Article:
The jar was full of processed, mostly-not-actual-cheese granules. Why wouldn't a kitchen buy real Parmesan and grate it? The cost differential is not significant, and actual Parm has complex, fruit-forward flavors that greatly enhance pasta dishes. Which these gum-and-filler sprinkles were not going to do. I threw a cloth napkin over the jar so I wouldn't have to look at it.
I should have saved that napkin for the chicken Parmesan, which was a massive let-down. A searing-hot ceramic boat held a thick blanket of half-melted mozzarella cheese over two soggy, gummy-breaded, seasoning-free chicken breasts that tasted like nothing but old, musky fryer oil. All that was swimming in red sauce, but no amount of even Patsy's good sauce — medium-thick, and well balanced between sweet and tangy — could make these birds fly. Fortunately, Patsy's homemade spaghetti was good enough to make me almost forget the earlier disappointments. The fat, squiggly, chewy noodles were the size of drinking straws, swimming in that sauce; they were fun to spear with my fork.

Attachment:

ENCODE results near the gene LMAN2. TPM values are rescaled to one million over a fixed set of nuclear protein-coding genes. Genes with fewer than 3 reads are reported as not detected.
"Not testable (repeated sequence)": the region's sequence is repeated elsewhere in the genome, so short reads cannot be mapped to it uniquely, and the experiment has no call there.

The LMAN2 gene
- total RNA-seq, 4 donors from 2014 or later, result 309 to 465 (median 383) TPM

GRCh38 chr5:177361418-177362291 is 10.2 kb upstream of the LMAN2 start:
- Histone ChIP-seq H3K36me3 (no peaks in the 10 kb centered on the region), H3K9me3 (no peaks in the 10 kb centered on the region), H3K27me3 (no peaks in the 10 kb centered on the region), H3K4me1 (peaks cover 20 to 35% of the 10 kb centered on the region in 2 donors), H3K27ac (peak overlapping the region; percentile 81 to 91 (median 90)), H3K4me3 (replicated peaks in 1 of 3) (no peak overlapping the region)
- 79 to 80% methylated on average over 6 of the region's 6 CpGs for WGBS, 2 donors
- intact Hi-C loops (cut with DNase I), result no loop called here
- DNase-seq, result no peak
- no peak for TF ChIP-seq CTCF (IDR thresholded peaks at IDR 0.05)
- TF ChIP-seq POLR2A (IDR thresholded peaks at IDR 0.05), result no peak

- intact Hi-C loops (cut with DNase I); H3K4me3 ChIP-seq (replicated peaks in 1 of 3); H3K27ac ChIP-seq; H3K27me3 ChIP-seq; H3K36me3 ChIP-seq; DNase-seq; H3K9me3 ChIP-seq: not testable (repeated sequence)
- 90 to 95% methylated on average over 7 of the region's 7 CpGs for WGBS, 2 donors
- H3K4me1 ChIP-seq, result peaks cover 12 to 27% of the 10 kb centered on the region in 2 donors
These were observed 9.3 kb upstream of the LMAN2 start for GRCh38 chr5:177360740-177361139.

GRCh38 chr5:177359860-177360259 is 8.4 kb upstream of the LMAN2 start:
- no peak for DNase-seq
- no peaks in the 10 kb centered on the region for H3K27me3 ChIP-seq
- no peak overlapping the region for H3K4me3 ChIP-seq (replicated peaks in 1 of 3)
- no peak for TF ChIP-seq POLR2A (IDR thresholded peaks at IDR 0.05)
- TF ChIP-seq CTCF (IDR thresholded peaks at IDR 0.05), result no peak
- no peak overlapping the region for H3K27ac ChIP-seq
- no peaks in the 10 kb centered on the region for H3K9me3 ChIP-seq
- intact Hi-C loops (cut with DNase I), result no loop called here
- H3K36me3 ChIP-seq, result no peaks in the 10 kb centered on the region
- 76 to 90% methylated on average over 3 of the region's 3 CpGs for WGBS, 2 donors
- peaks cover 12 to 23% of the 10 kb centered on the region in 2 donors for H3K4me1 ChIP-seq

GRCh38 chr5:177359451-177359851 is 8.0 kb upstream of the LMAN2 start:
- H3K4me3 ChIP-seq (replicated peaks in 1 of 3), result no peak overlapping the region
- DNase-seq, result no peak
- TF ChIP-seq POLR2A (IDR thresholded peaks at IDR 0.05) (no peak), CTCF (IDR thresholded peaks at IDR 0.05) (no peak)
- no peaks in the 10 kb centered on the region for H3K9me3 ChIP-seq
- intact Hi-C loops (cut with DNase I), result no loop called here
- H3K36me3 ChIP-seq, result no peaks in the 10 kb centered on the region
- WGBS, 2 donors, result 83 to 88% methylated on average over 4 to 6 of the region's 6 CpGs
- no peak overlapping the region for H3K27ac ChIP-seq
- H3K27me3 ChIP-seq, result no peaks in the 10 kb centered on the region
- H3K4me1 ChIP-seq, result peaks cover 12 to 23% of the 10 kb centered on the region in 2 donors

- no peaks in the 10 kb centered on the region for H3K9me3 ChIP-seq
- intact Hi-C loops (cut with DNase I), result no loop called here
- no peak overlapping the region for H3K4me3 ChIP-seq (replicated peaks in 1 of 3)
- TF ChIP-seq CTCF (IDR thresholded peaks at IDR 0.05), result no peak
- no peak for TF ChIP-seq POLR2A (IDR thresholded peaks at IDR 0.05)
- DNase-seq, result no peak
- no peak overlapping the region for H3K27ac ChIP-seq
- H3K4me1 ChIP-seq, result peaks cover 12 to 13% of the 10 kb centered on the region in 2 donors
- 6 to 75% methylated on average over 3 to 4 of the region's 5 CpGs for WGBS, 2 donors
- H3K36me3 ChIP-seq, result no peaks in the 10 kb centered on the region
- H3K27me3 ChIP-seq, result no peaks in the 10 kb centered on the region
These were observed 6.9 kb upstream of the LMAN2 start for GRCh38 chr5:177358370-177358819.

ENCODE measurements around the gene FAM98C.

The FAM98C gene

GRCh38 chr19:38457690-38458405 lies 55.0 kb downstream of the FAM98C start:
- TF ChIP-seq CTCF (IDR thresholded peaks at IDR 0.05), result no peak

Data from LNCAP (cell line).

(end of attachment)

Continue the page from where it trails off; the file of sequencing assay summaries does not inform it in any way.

The menu included a "wine sundae," and although mixing wine with ice cream seemed like something that should be attempted with extreme caution — kinda like mixing gasoline with lasers, or Kanye West with other people — I couldn't resist ordering it. My server brought out a beautiful — and tall — footed glass layered with scoops of hard-serve vanilla ice cream, whipped topping and a fruity, sugary red-wine reduction syrup. This tantalizing, warm syrup tasted grapey, but it wasn't a phony, candied grapey-ness; rather, it was like simmered grapeskins and real sugar. I ate every bite and wished Patsy's offered the wine sundae in a Big Gulp-sized serving.
On my way out of the restaurant, I stopped to pet Patsy-Cat. There was only one other person fawning over her — a scruffy man who was either indigent or just dressed like someone who was — and we had a good convo about Garfield. I told him the annoying little striped cat, Nermal, was a boy.
"Huh," he exclaimed. "I didn't ever know that."
"I know, right?" I replied. "It's his big eyelashes that throw you off."
It's these small, seemingly insignificant interactions and exchanges that really flavor a meal at Patsy's. While the Italian food isn't the best in town, the rich, colorful history is unbeatable. As it turns out, Patsy's is neither a relic nor a retro-hip restaurant, but more like a cozy neighbor's kitchen, complete with its own resident feline. I hope it will be around 91 years from now, with a robotic cat outside and people cruising over by jet-pack, stopping in for a taste of yesterday.